Responding to the disqualification of 12 pro-democracy candidates from running in Hong Kong’s upcoming Legislative Council elections, Amnesty International Hong Kong’s Programme Manager Lam Cho Ming said:
“This mass disqualification appears to be a concerted effort specifically targeting candidates who advocate viewpoints at odds with those of the government. This would amount to discrimination against a particular opinion on political grounds, which is a violation of the rights to freedom of expression and association.
“This move is likely to intensify the climate of fear and tension in Hong Kong, where opposition figures, their supporters, activists on the streets and even ordinary people have been forced to self-censor their political discourse to avoid being targeted under the city’s new national security law.
“For all the Hong Kong government’s insistence that these decisions do not restrict ‘freedom of speech’, its actions reek of political repression. These disqualifications appear to be arbitrary, given that the authorities’ own justification makes clear their intention to punish peaceful criticism and advocacy of opposing views.”
Among the disqualified candidates is prominent opposition figure Joshua Wong, as well as several incumbent lawmakers and young activists who secured the most votes in the pro-democracy “primaries” last month.
The Hong Kong government today issued a statement on the disqualifications in which it said there is “no question of any political censorship, restriction of the freedom of speech or deprivation of the right to stand for elections as alleged by some members of the community”.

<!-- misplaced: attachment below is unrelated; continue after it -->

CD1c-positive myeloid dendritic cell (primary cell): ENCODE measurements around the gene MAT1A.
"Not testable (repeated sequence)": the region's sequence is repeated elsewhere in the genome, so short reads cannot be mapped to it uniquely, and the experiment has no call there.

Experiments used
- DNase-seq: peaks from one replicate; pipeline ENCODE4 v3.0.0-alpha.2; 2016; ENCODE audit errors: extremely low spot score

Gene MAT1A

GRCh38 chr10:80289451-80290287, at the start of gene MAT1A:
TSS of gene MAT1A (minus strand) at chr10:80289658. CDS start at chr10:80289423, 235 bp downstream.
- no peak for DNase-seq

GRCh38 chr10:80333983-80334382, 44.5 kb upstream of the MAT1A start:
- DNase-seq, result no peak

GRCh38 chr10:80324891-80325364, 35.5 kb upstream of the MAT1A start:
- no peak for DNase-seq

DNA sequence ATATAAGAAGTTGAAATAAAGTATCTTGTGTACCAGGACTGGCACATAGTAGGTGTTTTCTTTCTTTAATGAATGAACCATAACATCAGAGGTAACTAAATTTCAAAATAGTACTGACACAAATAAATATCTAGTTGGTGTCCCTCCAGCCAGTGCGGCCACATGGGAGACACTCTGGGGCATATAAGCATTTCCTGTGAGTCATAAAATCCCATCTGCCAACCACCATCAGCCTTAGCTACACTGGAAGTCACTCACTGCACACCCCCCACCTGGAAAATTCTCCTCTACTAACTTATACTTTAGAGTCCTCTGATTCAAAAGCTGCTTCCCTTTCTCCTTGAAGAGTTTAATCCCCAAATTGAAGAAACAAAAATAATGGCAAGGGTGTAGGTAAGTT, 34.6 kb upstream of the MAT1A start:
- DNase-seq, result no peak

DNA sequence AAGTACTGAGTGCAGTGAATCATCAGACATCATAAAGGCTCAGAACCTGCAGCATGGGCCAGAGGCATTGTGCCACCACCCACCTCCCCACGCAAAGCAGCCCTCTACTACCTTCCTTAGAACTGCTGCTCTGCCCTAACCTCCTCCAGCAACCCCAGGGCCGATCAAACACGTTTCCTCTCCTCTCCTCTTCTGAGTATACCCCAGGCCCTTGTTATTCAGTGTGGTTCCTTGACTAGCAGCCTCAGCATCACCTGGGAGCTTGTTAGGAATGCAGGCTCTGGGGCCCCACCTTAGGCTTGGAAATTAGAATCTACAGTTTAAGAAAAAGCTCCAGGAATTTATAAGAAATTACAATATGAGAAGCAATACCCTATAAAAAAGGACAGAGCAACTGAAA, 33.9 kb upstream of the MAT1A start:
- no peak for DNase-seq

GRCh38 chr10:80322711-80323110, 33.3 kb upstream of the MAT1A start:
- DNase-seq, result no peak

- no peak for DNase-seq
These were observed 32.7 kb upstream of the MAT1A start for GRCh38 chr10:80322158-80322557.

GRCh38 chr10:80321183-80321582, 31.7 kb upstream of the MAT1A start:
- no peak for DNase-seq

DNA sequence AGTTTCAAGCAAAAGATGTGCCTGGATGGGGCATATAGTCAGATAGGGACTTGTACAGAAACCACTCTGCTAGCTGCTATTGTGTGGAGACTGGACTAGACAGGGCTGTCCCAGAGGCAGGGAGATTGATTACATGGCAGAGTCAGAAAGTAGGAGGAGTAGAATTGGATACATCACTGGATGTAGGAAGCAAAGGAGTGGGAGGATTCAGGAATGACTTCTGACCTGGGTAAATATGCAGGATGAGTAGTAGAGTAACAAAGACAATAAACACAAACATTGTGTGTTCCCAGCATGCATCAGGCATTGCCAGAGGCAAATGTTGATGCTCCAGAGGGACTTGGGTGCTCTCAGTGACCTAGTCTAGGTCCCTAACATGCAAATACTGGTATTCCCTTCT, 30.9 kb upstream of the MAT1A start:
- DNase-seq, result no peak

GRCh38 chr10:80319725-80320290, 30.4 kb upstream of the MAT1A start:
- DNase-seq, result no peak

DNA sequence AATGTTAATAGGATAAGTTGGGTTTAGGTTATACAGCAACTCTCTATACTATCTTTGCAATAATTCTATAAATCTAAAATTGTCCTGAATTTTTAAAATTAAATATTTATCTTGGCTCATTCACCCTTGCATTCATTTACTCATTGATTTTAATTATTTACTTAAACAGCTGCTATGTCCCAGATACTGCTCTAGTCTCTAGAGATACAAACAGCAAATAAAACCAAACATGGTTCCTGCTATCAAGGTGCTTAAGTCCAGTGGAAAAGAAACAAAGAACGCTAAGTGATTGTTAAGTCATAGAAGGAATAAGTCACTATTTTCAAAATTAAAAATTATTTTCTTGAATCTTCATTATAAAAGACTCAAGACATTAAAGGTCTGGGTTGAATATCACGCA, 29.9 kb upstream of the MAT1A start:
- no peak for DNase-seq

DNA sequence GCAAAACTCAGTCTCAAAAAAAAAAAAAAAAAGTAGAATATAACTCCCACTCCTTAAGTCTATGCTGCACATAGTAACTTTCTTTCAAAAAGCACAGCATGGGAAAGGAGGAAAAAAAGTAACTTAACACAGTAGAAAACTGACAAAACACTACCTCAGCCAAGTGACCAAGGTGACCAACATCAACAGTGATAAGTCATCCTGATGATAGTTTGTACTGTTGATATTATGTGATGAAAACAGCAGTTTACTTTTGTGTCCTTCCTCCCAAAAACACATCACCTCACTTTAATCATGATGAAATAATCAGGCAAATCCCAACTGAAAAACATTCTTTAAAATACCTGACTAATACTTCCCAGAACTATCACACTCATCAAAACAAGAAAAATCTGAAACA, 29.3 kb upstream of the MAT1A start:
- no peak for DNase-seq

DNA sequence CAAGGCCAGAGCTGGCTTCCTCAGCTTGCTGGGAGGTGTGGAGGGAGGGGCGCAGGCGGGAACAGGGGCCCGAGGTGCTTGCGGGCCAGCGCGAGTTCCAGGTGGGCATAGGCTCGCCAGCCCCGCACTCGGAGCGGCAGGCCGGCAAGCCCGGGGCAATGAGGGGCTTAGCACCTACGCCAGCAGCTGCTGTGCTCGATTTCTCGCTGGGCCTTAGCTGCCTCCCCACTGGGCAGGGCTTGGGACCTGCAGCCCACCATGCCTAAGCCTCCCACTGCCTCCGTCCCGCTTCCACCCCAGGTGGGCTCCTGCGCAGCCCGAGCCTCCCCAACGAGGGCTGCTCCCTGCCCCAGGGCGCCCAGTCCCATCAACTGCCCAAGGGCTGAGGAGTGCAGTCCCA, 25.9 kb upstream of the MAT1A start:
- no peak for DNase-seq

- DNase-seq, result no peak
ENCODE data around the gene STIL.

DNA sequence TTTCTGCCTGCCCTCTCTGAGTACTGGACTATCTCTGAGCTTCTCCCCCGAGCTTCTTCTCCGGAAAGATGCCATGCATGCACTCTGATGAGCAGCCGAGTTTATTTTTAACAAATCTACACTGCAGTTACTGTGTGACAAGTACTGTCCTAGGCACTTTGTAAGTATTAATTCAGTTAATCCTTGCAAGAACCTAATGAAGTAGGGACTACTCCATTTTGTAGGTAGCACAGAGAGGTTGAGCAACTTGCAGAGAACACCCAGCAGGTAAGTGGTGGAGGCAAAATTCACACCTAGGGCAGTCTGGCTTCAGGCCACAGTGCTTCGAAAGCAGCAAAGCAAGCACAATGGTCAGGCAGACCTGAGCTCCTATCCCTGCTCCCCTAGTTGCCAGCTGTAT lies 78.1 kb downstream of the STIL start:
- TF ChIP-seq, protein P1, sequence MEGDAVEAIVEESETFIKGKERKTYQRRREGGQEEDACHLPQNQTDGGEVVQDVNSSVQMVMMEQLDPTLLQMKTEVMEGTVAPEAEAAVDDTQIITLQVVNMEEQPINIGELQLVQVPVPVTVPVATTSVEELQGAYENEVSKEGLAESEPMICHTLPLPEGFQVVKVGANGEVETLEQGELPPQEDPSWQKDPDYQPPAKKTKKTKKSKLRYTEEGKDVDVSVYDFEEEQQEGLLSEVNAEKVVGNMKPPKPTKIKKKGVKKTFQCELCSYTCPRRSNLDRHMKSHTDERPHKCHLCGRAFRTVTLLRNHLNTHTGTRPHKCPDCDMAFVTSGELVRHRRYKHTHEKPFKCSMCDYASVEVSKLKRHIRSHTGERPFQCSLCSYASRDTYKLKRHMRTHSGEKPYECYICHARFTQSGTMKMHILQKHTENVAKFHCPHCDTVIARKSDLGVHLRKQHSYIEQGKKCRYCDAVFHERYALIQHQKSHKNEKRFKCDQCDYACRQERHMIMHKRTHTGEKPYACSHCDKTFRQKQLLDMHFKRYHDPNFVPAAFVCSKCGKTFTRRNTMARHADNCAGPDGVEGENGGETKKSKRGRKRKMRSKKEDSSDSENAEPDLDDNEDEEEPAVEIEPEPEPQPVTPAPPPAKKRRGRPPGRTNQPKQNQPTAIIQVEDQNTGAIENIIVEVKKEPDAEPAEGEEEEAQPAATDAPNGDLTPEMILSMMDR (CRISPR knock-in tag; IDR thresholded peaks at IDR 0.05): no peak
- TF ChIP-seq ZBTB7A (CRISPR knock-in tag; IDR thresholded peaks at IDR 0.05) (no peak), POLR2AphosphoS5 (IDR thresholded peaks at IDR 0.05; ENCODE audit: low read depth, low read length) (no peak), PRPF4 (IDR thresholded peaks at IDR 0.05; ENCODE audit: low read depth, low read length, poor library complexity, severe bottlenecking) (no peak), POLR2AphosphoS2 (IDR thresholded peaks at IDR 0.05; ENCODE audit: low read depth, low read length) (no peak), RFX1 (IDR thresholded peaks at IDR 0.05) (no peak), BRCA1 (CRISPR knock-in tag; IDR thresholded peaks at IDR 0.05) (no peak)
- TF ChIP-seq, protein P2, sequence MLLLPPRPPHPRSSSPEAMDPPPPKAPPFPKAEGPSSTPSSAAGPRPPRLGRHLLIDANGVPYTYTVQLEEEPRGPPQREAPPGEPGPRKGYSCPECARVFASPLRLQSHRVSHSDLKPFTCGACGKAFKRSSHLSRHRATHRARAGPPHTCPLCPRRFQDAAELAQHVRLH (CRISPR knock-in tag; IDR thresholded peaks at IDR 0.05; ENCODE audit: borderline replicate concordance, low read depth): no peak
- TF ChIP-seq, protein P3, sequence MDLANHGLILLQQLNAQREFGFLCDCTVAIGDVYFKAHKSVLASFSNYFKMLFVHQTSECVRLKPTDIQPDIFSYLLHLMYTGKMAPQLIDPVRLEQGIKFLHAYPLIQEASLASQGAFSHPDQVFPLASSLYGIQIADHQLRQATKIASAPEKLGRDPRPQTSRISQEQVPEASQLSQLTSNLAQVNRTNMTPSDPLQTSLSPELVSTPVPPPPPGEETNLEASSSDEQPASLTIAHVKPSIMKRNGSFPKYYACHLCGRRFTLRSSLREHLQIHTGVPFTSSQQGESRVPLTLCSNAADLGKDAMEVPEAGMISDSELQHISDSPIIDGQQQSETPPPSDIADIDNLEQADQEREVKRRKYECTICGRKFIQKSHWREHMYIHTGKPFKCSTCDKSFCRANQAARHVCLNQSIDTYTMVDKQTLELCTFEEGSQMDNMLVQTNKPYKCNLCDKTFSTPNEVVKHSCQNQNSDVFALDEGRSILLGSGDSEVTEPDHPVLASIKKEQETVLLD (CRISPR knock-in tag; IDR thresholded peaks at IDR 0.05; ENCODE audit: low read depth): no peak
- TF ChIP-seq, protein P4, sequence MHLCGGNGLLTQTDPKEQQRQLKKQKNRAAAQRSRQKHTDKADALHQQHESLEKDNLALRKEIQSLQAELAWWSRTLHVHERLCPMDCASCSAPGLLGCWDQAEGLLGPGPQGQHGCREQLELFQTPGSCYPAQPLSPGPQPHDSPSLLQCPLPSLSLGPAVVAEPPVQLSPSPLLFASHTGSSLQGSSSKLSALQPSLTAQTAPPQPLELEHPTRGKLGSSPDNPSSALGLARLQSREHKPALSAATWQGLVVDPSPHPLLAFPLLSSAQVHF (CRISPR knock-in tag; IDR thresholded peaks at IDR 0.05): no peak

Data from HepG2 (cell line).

At the same time, it cited behaviours including advocating for Hong Kong independence, soliciting intervention by foreign governments and objecting to the recently enacted National Security Law in principle as reasons that lawmakers “could not genuinely uphold” their constitutional duty.
The rights to freedom of expression and association, equality before the law and not to be discriminated against on the ground of political opinion are guaranteed by the International Covenant on Civil and Political Rights, which is enshrined in the Basic Law, Hong Kong’s de facto constitution.
Amnesty international is a global human rights movement, independent of any government, political ideology or economic interest. Raising concerns about human rights violations against individual candidates, members or supporters of a political party or advocates of a particular political position does not imply that Amnesty International supports that party or candidate’s platform.